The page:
Information for Patients
Also called: RA
Rheumatoid arthritis (RA) is a form of arthritis that causes pain, swelling, stiffness and loss of function in your joints. It can affect any joint but is common in the wrist and fingers.
More women than men get rheumatoid arthritis. It often starts in middle age and is most common in older people. You might have the disease for only a short time, or symptoms might come and go. The severe form can last a lifetime.
Rheumatoid arthritis is different from osteoarthritis, the common arthritis that often comes with older age. RA can affect body parts besides joints, such as your eyes, mouth and lungs. RA is an autoimmune disease, which means the arthritis results from your immune system attacking your body's own tissues.
No one knows what causes rheumatoid arthritis. Genes, environment, and hormones might contribute. Treatments include medicine, lifestyle changes, and surgery. These can slow or stop joint damage and reduce pain and swelling.
NIH: National Institute of Arthritis and Musculoskeletal and Skin Diseases
- Collagen vascular disease (Medical Encyclopedia)
- Felty syndrome (Medical Encyclopedia)
- Rheumatoid arthritis (Medical Encyclopedia)
- Rheumatoid factor (RF) (Medical Encyclopedia)
- Rheumatoid lung disease (Medical Encyclopedia)
Rheumatoid arthritis Rheumatoid arthritis is a disease that causes chronic abnormal inflammation, primarily affecting the joints. The most common signs and symptoms are pain, swelling, and stiffness of the joints. Small joints in the hands and feet are involved most often, although larger joints (such as the shoulders, hips, and knees) may become involved later in the disease. Joints are typically affected in a symmetrical pattern; for example, if joints in the hand are affected, both hands tend to be involved. People with rheumatoid arthritis often report that their joint pain and stiffness is worse when getting out of bed in the morning or after a long rest.Rheumatoid arthritis can also cause inflammation of other tissues and organs, including the eyes, lungs, and blood vessels. Additional signs and symptoms of the condition can include a loss of energy, a low fever, weight loss, and a shortage of red blood cells (anemia). Some affected individuals develop rheumatoid nodules, which are firm lumps of noncancerous tissue that can grow under the skin and elsewhere in the body.The signs and symptoms of rheumatoid arthritis usually appear in mid- to late adulthood. Many affected people have episodes of symptoms (flares) followed by periods with no symptoms (remissions) for the rest of their lives. In severe cases, affected individuals have continuous health problems related to the disease for many years. The abnormal inflammation can lead to severe joint damage, which limits movement and can cause significant disability.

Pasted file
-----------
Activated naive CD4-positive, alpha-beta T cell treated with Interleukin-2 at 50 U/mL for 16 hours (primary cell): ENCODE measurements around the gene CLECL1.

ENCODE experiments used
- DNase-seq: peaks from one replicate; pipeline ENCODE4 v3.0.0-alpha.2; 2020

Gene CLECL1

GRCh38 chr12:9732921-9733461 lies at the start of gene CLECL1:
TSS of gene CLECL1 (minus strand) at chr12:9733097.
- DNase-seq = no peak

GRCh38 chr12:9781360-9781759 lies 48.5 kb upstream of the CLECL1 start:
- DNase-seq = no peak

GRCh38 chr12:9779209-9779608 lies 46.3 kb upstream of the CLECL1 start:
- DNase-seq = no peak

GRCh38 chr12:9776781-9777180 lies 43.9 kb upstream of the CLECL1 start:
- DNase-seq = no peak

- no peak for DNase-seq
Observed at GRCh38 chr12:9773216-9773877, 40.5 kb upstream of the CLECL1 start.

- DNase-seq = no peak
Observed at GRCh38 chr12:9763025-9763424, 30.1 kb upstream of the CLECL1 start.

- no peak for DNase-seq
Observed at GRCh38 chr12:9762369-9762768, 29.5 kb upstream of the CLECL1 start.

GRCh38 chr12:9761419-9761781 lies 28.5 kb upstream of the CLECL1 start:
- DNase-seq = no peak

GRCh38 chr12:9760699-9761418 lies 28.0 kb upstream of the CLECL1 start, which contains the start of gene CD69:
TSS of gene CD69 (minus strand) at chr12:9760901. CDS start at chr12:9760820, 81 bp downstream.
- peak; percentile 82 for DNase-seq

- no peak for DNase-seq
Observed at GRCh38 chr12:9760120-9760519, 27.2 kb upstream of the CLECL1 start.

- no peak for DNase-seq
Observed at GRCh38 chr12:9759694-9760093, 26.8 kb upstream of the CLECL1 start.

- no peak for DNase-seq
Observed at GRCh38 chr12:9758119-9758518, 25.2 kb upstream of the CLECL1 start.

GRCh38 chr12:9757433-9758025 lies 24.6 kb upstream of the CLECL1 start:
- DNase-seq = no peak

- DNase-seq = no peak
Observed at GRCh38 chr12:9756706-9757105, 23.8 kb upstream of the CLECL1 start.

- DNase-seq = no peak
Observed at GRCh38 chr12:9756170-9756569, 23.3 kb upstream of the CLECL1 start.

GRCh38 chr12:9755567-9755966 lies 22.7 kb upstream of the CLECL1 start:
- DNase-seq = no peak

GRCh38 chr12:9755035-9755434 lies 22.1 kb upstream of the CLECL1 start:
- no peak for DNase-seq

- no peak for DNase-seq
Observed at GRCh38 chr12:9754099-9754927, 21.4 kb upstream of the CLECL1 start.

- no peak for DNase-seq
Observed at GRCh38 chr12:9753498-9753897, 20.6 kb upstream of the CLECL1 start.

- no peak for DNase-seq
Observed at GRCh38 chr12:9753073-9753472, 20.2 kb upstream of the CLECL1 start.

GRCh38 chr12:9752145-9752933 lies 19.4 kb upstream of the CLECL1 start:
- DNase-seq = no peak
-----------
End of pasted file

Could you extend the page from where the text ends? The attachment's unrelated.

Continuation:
General Equivalence Map Definitions
The ICD-10 and ICD-9 GEMs are used to facilitate linking between the diagnosis codes in ICD-9-CM and the new ICD-10-CM code set. The GEMs are the raw material from which providers, health information vendors and payers can derive specific applied mappings to meet their needs.
- Approximate Flag - The approximate flag is on, indicating that the relationship between the code in the source system and the code in the target system is an approximate equivalent.
- No Map Flag - The no map flag indicates that a code in the source system is not linked to any code in the target system.
- Combination Flag - The combination flag indicates that more than one code in the target system is required to satisfy the full equivalent meaning of a code in the source system.
Index of Diseases and Injuries Definitions